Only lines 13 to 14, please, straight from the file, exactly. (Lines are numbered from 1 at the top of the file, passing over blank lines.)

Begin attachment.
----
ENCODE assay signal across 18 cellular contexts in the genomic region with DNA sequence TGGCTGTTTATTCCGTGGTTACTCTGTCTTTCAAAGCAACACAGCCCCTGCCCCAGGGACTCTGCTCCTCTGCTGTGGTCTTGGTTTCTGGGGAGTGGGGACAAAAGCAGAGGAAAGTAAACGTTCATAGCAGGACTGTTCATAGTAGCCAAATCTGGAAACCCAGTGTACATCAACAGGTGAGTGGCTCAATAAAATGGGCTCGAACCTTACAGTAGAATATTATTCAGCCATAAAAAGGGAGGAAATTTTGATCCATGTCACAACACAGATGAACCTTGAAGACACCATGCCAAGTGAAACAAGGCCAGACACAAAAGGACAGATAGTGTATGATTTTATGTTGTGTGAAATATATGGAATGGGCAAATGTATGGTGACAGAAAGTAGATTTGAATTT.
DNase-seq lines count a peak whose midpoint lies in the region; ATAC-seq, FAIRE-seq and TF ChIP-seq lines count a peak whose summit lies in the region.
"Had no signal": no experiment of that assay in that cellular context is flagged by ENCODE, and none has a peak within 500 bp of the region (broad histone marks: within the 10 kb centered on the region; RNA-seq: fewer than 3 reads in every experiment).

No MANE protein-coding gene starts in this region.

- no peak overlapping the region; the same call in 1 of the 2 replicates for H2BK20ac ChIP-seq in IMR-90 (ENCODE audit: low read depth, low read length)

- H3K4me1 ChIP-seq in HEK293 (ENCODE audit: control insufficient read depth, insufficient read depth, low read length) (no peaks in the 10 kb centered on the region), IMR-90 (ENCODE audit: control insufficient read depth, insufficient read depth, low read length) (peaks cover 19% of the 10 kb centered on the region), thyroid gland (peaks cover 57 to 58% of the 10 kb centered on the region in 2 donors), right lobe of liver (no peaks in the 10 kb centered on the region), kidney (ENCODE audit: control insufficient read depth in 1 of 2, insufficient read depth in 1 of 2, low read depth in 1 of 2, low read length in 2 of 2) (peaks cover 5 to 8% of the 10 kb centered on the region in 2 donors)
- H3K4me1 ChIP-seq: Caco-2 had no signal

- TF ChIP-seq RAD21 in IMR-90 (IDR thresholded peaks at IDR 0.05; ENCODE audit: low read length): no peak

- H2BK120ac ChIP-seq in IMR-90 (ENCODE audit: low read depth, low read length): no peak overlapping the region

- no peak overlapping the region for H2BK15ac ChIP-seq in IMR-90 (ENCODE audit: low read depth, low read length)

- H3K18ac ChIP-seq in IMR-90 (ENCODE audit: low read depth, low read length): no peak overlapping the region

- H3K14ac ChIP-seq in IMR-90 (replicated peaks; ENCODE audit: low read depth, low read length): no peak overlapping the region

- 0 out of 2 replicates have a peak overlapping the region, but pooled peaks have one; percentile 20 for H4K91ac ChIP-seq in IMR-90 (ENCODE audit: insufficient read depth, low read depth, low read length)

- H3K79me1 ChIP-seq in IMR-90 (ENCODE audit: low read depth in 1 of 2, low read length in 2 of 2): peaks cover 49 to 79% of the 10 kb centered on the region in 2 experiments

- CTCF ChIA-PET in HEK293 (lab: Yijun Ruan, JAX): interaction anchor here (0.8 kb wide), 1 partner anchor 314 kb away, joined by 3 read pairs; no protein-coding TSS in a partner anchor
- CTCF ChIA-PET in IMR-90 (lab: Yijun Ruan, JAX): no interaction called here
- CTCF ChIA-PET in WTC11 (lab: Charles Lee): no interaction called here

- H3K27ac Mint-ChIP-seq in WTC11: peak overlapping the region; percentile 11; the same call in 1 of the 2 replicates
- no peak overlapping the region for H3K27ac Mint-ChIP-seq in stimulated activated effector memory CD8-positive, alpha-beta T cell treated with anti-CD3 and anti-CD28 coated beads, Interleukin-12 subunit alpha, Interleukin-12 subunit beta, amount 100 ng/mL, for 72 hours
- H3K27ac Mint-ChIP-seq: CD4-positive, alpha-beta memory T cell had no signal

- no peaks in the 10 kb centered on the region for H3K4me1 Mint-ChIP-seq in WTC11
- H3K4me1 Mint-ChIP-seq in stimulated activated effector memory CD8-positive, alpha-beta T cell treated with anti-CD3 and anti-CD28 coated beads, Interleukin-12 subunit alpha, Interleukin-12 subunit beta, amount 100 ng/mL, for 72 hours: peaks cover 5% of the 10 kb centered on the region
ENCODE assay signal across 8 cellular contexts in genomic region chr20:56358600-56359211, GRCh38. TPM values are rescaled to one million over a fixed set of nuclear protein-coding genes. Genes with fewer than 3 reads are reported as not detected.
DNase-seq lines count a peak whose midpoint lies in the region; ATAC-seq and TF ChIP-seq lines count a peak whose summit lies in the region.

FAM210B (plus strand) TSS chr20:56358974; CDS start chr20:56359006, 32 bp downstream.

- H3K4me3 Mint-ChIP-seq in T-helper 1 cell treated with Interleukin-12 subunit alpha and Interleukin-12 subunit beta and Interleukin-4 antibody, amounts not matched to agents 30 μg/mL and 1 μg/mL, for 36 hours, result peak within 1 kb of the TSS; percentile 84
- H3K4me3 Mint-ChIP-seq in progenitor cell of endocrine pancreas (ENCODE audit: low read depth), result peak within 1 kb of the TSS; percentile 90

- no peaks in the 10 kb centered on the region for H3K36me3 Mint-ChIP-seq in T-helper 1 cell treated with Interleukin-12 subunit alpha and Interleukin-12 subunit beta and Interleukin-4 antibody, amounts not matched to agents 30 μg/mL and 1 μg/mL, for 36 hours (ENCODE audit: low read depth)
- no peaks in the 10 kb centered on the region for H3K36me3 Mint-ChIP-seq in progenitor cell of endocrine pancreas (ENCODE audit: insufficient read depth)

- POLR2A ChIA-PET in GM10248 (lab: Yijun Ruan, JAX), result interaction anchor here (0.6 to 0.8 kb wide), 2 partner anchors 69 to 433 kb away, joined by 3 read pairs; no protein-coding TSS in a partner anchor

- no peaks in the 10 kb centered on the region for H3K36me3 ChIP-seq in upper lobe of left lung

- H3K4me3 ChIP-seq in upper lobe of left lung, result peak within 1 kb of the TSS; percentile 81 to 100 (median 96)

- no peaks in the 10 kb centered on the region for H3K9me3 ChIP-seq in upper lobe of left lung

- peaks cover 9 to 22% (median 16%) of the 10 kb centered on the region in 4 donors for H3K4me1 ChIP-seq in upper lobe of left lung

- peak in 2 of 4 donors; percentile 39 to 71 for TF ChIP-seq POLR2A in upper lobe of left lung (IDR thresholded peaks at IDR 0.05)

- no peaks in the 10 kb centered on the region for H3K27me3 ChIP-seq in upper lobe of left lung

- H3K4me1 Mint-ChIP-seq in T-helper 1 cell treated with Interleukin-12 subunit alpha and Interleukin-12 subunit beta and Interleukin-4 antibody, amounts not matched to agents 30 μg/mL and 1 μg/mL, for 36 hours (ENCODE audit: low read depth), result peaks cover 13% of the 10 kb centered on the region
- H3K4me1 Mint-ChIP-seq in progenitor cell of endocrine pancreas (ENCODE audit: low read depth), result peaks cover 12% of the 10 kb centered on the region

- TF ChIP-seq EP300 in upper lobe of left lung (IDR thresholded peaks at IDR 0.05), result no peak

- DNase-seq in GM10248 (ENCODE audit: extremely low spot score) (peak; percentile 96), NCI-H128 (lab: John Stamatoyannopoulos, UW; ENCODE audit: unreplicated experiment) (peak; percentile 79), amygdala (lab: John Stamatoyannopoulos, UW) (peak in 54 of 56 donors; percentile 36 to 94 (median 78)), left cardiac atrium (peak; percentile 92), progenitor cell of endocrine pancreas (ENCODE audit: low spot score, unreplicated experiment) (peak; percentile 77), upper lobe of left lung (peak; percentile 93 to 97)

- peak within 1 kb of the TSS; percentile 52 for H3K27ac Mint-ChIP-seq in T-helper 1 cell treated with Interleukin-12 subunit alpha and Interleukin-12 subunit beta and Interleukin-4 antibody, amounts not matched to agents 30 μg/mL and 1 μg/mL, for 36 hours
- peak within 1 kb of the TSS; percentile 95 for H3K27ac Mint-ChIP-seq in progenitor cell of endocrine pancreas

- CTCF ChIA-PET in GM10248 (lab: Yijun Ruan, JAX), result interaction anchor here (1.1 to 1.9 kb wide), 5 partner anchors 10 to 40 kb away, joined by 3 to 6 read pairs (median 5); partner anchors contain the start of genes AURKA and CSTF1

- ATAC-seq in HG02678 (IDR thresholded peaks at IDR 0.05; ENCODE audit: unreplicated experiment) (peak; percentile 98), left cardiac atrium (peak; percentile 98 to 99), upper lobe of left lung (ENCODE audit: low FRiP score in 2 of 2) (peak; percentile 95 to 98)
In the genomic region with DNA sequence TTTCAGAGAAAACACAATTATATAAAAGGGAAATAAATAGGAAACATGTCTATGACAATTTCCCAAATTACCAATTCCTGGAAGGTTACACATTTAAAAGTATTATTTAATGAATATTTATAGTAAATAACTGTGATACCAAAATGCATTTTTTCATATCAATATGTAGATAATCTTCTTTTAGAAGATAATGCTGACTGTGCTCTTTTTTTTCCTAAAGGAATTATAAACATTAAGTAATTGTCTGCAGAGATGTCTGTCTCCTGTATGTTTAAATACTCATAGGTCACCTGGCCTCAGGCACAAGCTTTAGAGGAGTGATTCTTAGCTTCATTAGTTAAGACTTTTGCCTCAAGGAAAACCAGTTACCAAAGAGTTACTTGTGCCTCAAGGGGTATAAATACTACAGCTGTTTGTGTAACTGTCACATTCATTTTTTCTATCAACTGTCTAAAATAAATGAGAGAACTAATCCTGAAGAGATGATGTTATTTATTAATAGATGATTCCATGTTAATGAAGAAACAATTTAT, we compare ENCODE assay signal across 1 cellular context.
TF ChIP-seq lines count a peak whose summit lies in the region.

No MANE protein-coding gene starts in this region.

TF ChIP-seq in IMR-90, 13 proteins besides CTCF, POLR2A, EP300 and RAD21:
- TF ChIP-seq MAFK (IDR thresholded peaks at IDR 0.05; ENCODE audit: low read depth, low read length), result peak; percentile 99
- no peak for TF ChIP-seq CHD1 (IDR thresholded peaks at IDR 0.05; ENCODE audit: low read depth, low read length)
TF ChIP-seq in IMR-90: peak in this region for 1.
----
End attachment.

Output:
- 0 out of 2 replicates have a peak overlapping the region, but pooled peaks have one; percentile 20 for H4K91ac ChIP-seq in IMR-90 (ENCODE audit: insufficient read depth, low read depth, low read length)

- H3K79me1 ChIP-seq in IMR-90 (ENCODE audit: low read depth in 1 of 2, low read length in 2 of 2): peaks cover 49 to 79% of the 10 kb centered on the region in 2 experiments